Bedwetting Dicussions With Your Doctor
Enuresis, more commonly known as bedwetting, is not the easiest topic to discuss, especially when it comes to people outside of the family. So despite the fact that your doctor holds some key answers for you regarding bedwetting, he or she just might be the last person you want to talk to. With a little preparation, however, you can enter this important conversation with more anticipation than hesitation and walk away with a better understanding of enuresis.
The first step in talking with your doctor is deciding when to have the conversation. Renee Mercer, MSN, certified pediatric nurse practitioner at Enuresis Associates in Maryland, says that in a perfect world, all health practitioners would ask about bedwetting during general check-ups.
If your provider has not broached the subject, then it's up to you to make the first move. But how do you know if the wetting your child is experiencing requires medical attention?
"The tolerance for having a bedwetter will dictate the age at which medical advice is sought," says Ruth London, M.D., a pediatric nephrologist at Mount Sinai Hospital in Chicago. "However, children 6 to 12 are more commonly brought to medical attention."
Mercer adds that "between 6 or 7, if the child has never had a dry night in their life," you should talk with your doctor.
If a well-child check-up is in your immediate future, plan to discuss the matter with your doctor. If not, call the office and ask for an appointment to discuss your concerns.
It's natural to be nervous. You are not alone. "It's very rare for a parent to make a special visit about bedwetting," Mercer says. In fact, many parents make appointments for other matters and interject the bedwetting issue as an aside, but it's to your advantage to be forthright with your healthcare provider. If your doctor knows that bedwetting is your concern, he or she can set aside the proper amount of time and provide any pamphlets and printouts on the subject.
As far as whom to talk with, your family physician or pediatrician is a good place to start. He or she is qualified to discuss and set up a treatment plan for bedwetting. On occasion, your doctor may refer your child to a specialist, Mercer says.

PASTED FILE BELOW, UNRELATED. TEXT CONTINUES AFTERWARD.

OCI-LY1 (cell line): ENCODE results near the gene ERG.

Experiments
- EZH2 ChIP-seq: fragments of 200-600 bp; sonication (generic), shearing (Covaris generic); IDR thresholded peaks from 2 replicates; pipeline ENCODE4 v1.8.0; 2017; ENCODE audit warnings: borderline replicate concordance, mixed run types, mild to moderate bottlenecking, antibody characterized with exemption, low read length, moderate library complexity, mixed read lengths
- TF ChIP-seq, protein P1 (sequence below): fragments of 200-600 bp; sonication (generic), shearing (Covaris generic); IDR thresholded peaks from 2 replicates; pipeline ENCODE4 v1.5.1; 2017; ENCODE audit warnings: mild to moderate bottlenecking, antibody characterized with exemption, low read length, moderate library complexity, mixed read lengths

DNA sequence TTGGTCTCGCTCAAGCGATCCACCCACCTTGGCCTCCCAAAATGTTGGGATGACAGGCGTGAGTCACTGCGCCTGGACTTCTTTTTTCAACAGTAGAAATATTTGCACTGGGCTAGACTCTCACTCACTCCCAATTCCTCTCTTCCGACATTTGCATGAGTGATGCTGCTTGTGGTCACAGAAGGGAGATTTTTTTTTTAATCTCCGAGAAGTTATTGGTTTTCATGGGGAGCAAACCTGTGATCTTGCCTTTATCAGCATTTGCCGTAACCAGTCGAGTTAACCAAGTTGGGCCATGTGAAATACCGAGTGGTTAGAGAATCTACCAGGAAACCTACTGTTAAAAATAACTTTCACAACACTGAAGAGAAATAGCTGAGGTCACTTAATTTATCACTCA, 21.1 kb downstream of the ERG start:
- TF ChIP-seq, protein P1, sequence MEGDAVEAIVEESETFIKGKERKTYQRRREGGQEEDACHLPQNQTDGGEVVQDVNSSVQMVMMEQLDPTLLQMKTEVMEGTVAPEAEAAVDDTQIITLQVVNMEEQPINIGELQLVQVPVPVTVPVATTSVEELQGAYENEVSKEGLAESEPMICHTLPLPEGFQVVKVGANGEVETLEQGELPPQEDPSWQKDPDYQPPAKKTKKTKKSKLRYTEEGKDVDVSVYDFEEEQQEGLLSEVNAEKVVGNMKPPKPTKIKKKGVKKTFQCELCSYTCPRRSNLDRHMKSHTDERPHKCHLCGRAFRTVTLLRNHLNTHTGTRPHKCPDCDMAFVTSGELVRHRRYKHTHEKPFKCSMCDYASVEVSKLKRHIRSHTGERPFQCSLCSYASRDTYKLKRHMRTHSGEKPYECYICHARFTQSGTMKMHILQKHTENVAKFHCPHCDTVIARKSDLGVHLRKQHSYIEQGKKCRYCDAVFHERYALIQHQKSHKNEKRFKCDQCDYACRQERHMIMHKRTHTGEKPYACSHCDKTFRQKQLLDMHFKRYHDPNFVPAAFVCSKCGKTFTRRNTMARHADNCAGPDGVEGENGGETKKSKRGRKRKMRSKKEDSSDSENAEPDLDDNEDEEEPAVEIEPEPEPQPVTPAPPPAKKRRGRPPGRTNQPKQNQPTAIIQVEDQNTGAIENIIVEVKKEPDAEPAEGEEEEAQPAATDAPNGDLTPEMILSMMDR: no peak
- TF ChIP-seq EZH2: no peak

Your child should be present for the conversation. There will be questions asked that only he or she can answer. Mercer says that the child should know why they are going to a medical professional to discuss the bedwetting issue, and the child should know that you all intend to work together in order to help.
"It's always good for the child to anticipate what's going to happen," Mercer says. And that goes for moms and dads, too.
Once you and your child are face to face with the doctor, it helps to be ready for the questions your doctor will ask. "[A healthcare provider] would ask about any ... problems," Mercer says. These problems can include leaking on your way to the bathroom, urgency and frequency of urination. You can also expect questions like this: "Out of the seven nights, would you expect to wake up wet seven out of seven?"
It would be wise to brush up on your family's medical history. "The physician needs first of all to ask questions aimed at ruling out rare disorders of the urinary tract or central nervous system leading to urine incontinence," Dr. London says. "Examples include urinary tract infections, conditions with high volumes of urine (such as sickle cell anemia or diabetes), inborn anomalies of the ureters and bladder, urologic disorders like spina bifida and the like."
When you're through answering your doctor's questions, it's your turn to get some answers. You may be interested in treatment options. Mercer says it's beneficial to ask your healthcare provider what has led to success in other children with whom they have worked.
Making a list of questions before the meeting will help you remain focused, so you can efficiently make use of your time.
Taking the Step
This might be one of the most difficult discussions you will ever have with your doctor, especially if you and your child are experiencing feelings of blame and embarrassment over the condition. That's exactly why this is such an important discussion.
A part of you might be thinking that bedwetting goes away on its own, that you can avoid bringing up the topic. If so, you're partially correct. Dr. London points out that the occurrence of bedwetting, or nocturnal enuresis, does tend to decrease over time. She cites that "while 15 to 20 percent of 5-year-olds wet the bed at least twice a week, only 2 to 3 percent of 12- to 14-year-olds have the problem."
Many times, enuresis is part of the child's natural developmental process. But, especially for older bedwetters, a treatment and/or management plan, which may include using products like disposable absorbent undergarments to get through it, can aid in recovery.
And there is something even more important. Not only will talking with your doctor give you valuable answers about the condition and arm you with a plan for dealing with enuresis, it will also help you and your child let go of any shame or worries you might be experiencing and give you the tools you need to work together toward a positive outcome.